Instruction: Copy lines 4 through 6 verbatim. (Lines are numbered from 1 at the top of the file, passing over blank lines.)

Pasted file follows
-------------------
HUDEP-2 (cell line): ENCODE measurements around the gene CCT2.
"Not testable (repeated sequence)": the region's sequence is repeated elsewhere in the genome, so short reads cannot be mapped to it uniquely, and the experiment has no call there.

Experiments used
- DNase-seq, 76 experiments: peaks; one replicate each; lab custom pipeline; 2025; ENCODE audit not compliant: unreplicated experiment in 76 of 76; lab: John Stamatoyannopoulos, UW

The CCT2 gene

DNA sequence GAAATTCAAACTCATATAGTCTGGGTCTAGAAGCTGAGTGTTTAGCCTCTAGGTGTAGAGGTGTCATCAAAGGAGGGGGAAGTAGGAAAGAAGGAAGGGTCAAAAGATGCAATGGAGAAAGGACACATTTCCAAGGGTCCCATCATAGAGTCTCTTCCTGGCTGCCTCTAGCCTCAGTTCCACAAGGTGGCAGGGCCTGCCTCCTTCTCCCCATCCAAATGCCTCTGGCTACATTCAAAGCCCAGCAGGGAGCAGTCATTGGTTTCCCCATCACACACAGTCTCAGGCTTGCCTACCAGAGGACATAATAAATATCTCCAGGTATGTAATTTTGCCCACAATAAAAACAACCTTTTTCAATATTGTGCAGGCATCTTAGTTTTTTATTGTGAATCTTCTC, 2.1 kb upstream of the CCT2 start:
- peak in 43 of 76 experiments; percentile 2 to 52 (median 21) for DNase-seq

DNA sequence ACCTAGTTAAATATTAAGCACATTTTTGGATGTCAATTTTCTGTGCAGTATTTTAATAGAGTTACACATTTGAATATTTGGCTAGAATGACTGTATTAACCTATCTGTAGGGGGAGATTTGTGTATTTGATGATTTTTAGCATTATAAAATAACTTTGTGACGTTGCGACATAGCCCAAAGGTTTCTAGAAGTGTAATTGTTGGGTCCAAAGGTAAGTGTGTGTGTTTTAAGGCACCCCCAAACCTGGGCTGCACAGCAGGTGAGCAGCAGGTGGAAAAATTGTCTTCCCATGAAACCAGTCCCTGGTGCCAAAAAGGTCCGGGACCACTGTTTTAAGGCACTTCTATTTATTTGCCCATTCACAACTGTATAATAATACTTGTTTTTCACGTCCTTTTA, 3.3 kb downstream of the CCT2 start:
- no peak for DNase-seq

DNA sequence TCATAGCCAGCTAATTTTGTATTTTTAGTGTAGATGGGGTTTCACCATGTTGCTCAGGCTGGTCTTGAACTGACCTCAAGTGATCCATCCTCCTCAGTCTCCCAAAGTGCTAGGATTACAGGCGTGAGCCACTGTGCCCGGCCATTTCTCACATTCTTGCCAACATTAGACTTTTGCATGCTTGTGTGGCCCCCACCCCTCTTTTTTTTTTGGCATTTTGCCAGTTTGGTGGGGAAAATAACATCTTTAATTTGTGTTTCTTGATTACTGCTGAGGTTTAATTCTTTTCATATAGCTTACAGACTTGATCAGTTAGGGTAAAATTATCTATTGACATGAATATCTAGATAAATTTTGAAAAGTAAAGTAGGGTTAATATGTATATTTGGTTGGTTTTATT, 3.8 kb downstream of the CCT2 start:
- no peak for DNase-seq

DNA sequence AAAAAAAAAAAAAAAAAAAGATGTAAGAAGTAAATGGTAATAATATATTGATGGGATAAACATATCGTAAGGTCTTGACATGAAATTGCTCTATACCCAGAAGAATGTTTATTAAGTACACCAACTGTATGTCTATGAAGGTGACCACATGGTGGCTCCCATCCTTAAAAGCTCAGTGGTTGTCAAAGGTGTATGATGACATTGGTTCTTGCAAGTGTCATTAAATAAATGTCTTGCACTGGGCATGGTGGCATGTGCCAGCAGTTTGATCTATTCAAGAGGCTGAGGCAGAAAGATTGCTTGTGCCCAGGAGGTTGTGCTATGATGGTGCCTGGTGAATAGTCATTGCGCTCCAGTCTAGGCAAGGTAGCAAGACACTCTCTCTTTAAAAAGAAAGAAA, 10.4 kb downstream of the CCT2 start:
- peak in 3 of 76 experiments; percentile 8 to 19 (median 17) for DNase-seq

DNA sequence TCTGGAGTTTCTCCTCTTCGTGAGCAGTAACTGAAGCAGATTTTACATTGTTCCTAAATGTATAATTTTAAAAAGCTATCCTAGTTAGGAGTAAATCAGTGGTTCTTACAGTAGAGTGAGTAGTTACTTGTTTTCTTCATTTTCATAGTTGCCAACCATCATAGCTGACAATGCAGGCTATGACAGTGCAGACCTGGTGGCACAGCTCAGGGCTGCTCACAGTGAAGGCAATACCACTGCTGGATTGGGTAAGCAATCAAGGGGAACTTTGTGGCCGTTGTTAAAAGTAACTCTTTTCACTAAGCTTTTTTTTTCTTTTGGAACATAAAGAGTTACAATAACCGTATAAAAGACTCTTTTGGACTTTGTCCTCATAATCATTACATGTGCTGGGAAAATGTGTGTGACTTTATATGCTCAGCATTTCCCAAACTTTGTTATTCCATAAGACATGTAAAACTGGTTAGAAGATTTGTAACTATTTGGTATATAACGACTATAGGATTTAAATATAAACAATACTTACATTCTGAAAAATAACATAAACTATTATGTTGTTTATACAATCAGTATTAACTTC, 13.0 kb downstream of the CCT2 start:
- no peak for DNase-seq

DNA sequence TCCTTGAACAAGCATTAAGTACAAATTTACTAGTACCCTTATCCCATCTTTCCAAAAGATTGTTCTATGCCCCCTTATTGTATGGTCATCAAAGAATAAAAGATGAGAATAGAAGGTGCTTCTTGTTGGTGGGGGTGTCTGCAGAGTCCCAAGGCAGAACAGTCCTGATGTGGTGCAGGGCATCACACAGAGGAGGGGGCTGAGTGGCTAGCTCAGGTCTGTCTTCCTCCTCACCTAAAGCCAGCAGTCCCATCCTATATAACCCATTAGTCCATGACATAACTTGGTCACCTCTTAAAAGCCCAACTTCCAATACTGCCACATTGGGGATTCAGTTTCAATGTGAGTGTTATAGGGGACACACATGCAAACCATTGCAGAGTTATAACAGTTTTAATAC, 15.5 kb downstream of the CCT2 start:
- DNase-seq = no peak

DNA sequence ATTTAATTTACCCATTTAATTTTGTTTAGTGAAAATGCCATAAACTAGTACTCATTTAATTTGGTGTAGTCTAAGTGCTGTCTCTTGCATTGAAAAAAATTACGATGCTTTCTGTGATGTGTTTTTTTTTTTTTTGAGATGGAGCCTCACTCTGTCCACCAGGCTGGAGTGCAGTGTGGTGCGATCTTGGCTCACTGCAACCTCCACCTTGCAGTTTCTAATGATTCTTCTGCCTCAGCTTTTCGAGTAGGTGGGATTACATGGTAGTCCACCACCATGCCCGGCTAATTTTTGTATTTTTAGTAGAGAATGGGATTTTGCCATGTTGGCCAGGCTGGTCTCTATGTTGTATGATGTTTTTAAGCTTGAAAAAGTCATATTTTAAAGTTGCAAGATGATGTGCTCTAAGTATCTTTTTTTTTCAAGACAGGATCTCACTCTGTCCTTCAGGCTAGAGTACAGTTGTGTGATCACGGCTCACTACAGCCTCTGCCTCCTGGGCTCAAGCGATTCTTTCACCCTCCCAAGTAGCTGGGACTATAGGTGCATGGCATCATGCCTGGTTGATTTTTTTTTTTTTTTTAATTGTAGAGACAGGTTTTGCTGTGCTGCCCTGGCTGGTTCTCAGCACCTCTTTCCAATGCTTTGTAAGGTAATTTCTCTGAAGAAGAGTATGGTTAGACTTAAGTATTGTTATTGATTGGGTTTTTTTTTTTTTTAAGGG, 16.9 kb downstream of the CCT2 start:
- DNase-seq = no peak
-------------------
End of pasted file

- DNase-seq, 76 experiments: peaks; one replicate each; lab custom pipeline; 2025; ENCODE audit not compliant: unreplicated experiment in 76 of 76; lab: John Stamatoyannopoulos, UW

The CCT2 gene

DNA sequence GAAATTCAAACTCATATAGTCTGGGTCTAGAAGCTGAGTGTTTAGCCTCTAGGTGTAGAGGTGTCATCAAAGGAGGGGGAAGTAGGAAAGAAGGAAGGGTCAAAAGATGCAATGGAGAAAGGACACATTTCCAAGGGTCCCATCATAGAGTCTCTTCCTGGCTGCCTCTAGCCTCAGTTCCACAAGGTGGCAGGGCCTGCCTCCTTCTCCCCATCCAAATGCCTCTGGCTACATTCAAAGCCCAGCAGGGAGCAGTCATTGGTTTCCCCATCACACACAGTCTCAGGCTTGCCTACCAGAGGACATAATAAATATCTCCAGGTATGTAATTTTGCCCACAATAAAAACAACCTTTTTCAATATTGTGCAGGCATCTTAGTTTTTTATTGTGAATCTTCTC, 2.1 kb upstream of the CCT2 start: